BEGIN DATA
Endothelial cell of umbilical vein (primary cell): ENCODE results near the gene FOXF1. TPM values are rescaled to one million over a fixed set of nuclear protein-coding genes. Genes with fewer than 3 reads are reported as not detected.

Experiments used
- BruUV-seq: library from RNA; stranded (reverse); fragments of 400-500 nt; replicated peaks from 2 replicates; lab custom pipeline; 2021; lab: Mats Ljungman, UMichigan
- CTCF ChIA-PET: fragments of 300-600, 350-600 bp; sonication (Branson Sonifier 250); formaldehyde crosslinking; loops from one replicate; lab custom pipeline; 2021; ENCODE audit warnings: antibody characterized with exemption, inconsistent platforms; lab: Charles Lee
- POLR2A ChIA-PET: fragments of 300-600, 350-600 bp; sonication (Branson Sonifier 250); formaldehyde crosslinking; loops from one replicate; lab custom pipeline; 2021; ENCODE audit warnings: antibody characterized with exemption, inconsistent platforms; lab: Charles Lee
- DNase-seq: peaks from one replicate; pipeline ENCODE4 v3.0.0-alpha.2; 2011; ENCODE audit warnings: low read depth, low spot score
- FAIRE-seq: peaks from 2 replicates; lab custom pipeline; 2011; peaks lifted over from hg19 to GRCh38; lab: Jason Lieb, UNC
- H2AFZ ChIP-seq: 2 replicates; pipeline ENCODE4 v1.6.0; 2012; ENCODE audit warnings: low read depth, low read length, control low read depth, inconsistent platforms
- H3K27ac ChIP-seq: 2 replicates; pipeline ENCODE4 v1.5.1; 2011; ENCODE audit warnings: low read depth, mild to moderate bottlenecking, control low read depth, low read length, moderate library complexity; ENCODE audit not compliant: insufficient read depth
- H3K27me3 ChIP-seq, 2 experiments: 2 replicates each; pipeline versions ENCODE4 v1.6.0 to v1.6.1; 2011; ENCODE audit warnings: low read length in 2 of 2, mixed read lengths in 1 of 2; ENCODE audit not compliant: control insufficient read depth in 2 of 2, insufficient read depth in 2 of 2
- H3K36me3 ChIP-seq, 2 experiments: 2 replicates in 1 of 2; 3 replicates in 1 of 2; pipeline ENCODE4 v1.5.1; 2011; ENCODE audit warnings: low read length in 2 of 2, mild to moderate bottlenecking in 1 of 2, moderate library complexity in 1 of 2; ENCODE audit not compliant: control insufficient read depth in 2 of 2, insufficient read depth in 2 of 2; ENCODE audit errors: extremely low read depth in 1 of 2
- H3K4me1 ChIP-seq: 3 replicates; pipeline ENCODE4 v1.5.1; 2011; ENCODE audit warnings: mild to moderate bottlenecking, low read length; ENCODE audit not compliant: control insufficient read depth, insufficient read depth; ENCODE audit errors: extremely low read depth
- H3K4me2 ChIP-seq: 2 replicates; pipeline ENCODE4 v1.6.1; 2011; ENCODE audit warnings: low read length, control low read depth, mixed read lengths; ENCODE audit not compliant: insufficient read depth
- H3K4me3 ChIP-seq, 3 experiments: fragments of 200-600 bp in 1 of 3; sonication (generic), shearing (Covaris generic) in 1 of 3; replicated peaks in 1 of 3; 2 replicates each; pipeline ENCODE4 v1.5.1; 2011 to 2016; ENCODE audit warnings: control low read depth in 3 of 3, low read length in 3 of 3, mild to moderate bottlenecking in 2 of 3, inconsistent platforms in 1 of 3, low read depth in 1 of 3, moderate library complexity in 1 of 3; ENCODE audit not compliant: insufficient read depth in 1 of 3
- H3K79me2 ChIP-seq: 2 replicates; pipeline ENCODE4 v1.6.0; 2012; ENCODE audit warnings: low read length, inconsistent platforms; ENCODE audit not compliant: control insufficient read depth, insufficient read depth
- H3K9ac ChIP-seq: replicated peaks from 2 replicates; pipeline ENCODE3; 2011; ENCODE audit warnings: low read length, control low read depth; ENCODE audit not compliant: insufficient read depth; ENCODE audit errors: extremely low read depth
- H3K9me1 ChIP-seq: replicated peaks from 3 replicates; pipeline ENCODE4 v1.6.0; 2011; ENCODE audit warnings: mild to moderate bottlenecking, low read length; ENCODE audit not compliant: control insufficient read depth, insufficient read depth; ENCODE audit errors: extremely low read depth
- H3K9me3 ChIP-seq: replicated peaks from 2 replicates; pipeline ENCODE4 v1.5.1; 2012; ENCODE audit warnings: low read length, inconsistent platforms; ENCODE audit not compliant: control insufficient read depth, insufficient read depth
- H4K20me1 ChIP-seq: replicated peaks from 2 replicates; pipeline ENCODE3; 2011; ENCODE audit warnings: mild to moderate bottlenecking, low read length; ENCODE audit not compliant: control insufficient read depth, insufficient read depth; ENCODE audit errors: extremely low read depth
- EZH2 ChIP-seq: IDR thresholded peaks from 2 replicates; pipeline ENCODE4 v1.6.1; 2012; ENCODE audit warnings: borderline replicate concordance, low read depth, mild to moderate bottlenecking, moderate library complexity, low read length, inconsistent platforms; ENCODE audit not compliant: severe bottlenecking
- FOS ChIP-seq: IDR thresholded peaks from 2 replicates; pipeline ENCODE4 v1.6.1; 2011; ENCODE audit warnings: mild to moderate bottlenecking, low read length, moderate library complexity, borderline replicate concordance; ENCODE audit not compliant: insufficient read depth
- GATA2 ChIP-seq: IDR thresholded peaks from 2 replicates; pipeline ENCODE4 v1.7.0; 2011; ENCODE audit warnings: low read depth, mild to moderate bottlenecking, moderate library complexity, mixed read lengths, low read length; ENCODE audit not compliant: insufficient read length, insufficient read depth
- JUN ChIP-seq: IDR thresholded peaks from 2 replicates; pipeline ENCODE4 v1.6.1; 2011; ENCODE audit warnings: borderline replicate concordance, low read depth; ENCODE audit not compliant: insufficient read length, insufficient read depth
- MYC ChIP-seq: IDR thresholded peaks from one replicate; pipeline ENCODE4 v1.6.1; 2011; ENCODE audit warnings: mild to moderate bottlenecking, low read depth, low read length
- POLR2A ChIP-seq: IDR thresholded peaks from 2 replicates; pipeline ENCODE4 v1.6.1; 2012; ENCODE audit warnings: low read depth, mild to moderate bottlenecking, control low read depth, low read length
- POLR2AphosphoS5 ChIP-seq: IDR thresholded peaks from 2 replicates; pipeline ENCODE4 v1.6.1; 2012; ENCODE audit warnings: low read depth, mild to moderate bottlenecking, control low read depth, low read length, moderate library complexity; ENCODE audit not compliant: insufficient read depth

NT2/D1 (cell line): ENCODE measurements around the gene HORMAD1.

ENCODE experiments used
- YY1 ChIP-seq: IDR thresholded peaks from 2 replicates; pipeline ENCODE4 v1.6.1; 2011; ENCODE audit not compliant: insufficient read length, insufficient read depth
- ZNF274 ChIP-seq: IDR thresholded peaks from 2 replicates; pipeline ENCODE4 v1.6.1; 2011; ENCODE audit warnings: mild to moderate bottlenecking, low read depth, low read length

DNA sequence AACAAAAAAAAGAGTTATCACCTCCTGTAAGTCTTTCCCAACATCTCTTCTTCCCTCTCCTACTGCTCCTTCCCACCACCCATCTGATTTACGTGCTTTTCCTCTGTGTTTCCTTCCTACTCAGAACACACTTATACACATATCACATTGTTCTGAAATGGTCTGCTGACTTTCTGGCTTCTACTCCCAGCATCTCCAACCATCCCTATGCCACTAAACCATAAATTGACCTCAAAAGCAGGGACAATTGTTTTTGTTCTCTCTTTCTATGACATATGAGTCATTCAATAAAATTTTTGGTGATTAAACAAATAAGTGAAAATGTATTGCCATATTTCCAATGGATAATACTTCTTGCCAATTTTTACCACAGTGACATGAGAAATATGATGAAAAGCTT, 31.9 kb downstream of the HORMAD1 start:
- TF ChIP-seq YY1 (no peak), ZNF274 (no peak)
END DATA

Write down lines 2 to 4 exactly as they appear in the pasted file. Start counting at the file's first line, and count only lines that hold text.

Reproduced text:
Experiments used
- BruUV-seq: library from RNA; stranded (reverse); fragments of 400-500 nt; replicated peaks from 2 replicates; lab custom pipeline; 2021; lab: Mats Ljungman, UMichigan
- CTCF ChIA-PET: fragments of 300-600, 350-600 bp; sonication (Branson Sonifier 250); formaldehyde crosslinking; loops from one replicate; lab custom pipeline; 2021; ENCODE audit warnings: antibody characterized with exemption, inconsistent platforms; lab: Charles Lee